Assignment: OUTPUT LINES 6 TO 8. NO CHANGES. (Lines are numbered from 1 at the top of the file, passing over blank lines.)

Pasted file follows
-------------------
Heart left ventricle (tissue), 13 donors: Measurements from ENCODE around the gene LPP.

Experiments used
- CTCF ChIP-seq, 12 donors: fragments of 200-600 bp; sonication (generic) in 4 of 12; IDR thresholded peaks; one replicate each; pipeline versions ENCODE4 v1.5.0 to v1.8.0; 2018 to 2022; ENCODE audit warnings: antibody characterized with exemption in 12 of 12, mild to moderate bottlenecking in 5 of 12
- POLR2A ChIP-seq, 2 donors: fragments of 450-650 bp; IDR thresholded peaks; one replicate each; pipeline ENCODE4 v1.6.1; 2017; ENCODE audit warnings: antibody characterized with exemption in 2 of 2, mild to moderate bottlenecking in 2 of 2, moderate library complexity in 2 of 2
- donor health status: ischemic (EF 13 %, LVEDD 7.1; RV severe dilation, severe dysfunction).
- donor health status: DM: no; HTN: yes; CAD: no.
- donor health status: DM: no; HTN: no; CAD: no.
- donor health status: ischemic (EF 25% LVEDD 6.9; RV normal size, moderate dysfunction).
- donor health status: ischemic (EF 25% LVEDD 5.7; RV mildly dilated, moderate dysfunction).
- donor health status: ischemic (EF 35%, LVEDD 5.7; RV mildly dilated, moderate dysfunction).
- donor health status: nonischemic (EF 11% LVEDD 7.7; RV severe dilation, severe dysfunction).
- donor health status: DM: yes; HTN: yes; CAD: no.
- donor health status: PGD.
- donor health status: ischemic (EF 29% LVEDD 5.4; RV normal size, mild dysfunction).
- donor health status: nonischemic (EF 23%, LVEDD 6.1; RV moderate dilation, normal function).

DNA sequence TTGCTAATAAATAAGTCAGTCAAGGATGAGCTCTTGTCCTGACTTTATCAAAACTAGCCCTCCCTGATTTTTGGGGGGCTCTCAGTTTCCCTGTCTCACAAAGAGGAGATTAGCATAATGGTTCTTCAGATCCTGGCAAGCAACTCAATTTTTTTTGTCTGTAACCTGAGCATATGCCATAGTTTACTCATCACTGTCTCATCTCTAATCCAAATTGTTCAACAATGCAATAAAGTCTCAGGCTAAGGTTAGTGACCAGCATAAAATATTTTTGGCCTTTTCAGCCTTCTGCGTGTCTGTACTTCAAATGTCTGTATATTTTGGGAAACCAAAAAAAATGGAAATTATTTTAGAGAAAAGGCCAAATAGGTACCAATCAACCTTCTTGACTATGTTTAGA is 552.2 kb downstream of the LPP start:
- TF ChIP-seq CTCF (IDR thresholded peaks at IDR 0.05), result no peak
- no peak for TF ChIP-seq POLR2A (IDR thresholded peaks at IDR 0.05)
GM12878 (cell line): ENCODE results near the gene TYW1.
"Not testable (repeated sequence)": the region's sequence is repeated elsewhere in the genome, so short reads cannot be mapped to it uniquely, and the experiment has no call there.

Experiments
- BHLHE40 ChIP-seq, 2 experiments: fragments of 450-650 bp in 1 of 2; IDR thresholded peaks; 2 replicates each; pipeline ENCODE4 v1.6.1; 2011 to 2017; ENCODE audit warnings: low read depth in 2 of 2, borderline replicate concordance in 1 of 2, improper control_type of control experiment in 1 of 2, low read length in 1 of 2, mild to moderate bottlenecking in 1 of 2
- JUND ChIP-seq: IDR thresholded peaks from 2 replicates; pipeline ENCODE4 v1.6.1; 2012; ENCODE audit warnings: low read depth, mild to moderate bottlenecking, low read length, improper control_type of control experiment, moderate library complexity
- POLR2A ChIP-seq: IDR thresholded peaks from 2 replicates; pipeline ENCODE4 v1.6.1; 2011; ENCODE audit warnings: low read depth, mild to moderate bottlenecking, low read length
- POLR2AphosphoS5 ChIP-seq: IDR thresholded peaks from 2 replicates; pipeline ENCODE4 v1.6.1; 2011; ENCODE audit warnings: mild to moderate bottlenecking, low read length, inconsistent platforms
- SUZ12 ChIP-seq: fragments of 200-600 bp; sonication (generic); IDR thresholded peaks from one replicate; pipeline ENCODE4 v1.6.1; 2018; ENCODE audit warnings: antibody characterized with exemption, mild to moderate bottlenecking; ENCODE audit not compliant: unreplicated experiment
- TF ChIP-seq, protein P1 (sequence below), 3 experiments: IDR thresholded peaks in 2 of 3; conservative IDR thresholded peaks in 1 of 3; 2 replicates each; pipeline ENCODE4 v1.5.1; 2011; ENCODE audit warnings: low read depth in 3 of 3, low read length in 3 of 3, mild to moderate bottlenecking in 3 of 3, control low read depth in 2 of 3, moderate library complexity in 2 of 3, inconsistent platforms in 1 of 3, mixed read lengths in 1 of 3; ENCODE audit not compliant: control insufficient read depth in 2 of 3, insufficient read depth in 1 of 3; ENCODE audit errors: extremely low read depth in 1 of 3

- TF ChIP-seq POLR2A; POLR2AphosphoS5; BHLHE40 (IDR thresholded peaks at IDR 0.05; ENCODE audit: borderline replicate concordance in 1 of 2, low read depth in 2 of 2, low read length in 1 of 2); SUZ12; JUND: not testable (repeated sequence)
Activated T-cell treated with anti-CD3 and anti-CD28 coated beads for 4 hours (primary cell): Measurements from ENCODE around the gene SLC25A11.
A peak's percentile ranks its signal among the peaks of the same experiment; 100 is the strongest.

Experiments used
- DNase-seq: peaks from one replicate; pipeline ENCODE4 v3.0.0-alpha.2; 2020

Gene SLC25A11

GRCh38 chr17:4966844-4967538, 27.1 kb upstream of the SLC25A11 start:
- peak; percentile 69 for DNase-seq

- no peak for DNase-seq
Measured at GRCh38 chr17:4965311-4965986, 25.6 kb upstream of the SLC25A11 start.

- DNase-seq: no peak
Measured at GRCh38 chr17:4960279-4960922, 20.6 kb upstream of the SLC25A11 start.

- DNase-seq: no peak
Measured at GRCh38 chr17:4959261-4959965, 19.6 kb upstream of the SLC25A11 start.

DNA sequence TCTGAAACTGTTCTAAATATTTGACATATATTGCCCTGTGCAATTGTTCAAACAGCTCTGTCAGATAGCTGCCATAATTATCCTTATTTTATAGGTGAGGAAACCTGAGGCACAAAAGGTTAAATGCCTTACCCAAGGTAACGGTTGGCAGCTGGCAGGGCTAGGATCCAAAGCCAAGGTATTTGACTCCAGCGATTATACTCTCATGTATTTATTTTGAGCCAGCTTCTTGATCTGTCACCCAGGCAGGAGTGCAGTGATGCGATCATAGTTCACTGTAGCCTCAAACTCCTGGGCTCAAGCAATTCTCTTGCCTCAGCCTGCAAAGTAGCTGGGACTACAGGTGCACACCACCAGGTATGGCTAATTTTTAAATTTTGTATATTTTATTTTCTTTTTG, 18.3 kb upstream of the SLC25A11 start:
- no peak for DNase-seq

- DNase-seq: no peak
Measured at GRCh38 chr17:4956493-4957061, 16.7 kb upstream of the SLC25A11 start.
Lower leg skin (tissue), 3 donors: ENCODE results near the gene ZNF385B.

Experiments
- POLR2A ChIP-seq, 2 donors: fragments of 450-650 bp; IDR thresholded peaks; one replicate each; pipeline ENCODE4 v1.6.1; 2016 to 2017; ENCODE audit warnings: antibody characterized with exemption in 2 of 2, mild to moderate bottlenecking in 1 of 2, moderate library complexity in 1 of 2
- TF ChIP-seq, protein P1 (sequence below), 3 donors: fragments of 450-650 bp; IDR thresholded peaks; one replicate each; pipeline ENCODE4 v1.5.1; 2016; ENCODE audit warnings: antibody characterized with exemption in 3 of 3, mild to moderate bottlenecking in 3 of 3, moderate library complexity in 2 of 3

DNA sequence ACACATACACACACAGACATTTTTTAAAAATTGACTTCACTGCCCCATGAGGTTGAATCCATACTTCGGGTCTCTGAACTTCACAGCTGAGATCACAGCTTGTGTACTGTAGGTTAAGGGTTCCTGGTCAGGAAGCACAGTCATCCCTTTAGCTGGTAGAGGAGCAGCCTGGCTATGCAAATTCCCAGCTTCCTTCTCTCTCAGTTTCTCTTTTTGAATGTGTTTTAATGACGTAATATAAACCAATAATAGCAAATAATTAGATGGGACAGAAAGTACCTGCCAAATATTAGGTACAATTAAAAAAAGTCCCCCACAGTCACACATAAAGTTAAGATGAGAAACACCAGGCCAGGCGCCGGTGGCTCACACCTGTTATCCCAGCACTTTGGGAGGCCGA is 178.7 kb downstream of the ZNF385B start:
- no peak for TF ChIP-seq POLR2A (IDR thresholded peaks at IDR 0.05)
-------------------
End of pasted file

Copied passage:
- donor health status: DM: no; HTN: yes; CAD: no.
- donor health status: DM: no; HTN: no; CAD: no.
- donor health status: ischemic (EF 25% LVEDD 6.9; RV normal size, moderate dysfunction).